I was going through Kapusta and Gale "Finite temperature Field theory" In chap 2, Eq. 2.24, they need to do the path integral $$Z = Lim_{N-> \infty} \left (\prod_{i=1}^{N} \int_{-\infty}^{\infty} \frac{d\pi_i}{2\pi} \int_{periodic} d\phi_i \right )\\ \times \exp \Bigg ( \sum_{j=1}^{N}\int d^3x \Big \{ i\pi_j(\phi_{j+1} - \phi_J) -\Delta \tau [\frac{1}{2}\pi_j^2 + \frac{1}{2}(\nabla \phi_j)^2 + \frac{1}{2}m^2\phi^2 + U(\phi)] \Big \} \Bigg ) $$

Then they divide the space into small cubes with $V = L^3, L = aM, a\rightarrow 0, M \rightarrow \infty$.

Then, they write $\pi_j = A_j/(a^3\Delta \tau)^{1/2}$. So far, so good. Then they write the $\pi$ integral, in Eq. 2.25 as $\int_{-\infty}^{+\infty} \frac{dA_j}{2\pi} \exp \Big [ -\frac{1}{2}A_j^2 + i\left (\frac{a^3}{\Delta \tau} \right )^{1/2} (\phi_{j+1} - \phi_j)A_j \Big ]$ = $(2\pi)^{-1/2} \exp\left (\frac{-a^3(\phi_{j+1} - \phi_j)^2}{2\Delta \tau} \right )$

This integration is fine, but they completely miss out the Jacobian $\frac{1}{(a^3\Delta \tau)^{1/2}}$. I say this, because, subsequently, in Eq. 2.26, they write: $$Z = Lim_{M,N-> \infty} (2\pi)^{-M^3N/2} \int \left (\prod_{i=1}^{N} d\phi_i \right )\\ \times \exp \Bigg \{ \Delta \tau \sum_{j=1}^{N}\int d^3x \Big [ -\frac{1}{2}\left ( \frac{\phi_{j+1} - \phi_j}{\Delta \tau} \right )^2 - \frac{1}{2}(\nabla \phi_j)^2 - \frac{1}{2}m^2\phi^2 -U(\phi_j)\Big ] \Bigg \} $$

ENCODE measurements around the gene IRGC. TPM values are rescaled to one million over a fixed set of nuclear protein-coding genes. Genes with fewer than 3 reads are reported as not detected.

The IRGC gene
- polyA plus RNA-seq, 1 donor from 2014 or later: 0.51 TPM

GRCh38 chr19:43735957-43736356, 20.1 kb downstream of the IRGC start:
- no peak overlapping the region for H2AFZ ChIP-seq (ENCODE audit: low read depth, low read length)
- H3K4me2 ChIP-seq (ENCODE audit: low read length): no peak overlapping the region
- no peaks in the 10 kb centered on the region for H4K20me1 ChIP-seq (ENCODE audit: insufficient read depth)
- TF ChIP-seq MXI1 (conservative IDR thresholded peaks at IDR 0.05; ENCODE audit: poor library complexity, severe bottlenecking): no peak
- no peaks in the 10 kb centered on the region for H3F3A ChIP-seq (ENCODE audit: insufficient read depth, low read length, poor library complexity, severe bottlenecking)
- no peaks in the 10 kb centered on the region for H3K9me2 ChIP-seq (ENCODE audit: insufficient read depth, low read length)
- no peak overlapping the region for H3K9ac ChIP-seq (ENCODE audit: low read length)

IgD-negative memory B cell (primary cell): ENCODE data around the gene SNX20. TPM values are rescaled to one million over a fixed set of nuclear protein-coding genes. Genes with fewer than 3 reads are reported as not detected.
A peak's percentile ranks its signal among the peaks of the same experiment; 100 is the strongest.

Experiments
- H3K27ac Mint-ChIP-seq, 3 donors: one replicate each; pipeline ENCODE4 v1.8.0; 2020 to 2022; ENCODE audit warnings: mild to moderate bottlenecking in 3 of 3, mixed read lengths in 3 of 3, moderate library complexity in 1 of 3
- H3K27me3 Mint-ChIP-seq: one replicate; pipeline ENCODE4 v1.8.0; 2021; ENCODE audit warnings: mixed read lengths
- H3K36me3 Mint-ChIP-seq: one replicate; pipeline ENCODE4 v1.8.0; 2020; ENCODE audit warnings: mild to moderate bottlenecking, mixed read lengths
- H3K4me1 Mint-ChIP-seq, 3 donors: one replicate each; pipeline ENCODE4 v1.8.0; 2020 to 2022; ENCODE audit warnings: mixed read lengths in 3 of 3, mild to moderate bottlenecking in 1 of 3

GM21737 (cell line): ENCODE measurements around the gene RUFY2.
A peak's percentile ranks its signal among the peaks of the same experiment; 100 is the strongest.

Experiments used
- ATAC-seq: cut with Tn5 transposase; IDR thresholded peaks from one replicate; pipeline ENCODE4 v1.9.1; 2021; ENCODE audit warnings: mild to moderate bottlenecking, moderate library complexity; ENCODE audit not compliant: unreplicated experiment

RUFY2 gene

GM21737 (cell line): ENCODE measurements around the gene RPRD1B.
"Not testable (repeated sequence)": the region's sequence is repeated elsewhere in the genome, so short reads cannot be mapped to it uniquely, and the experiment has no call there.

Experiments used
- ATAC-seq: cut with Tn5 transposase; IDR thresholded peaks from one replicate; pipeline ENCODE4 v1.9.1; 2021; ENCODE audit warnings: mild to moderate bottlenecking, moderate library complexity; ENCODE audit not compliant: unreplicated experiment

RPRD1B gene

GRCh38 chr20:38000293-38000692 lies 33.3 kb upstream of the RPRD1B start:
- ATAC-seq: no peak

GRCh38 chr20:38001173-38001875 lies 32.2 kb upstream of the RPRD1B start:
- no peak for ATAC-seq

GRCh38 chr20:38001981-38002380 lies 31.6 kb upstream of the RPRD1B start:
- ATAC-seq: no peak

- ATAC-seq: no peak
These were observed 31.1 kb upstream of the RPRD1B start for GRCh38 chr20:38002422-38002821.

There is no Jacobian. My question is, have they actually missed out on the Jacobian, or am I missing something here? And this missing out of the Jacobian does not seem trivial. They subsequently call the constants outside the $d\phi$ integrals, a trivial normalization constant that is irrelevant, and will not affect the thermodynamics. Actually, in the Jacobian, one can substitute $\Delta \tau = \frac{\beta}{N}$ and $a^3 = \frac{V}{M^3}$. This Jacobian then becomes, $\left ( \frac{M^3N}{V\beta} \right)^{1/2}$. Since this depends on $\beta$ and $V$, it is not a trivial normalization constant, and it will definitely affect the thermodynamics.

These derivations should be pretty standard. Am I missing something here?


1 Answer 1


I'm thinking of the below reason. Please let me know if someone sees an issue with it.

There are two Jacobians to consider

a) $\sqrt{\frac{1}{\Delta \tau a^3}}$ and

b)The Jacobian $\sqrt{\beta^3 V}$, which appears after converting $\phi$ into its fourier components using the transform $\phi(x,\tau) \rightarrow \sqrt{\frac{\beta}{V}} \exp \left [ i\omega_n \tau \right ] \exp \left [ ip.x \right ]$.

The above transformation can be written as $\sqrt{\beta^3V} \left ( \frac{1}{\beta}\exp \left [ i\omega_n \tau \right ] \frac{1}{V} \exp \left [ ip.x \right ] \right )$. The term inside the () brackets is unitary, which gives the Jacobian as $\sqrt{\beta^3V}$.

After substituting $a^3 = \frac{V}{M^3}$ and $\Delta \tau = \frac{\beta}{N}$, we can combine the two Jacobians to get $\beta\sqrt{ NM^3}$. This means the partition function is of the form $Z = \beta \sqrt{NM^3}\times (.....)$.

Then, $\ln Z = \ln \beta + ......$ And energy = $\langle E \rangle = \frac{\partial \ln Z}{\partial \beta} = \frac{1}{\beta} + .....$

Now comes the crucial thing. $\frac{1}{\beta}$ is independent of momentum, $p$ or mass,$m$. So, when momentum and mass are zero, we would expect the energy to be 0, but the contribution from $\frac{1}{\beta}$ remains. This contribution has no physical significance. Hence subtract it.

Since the $\frac{1}{\beta}$ is coming from the Jacobians, the Jacobians were never considered in the first place.


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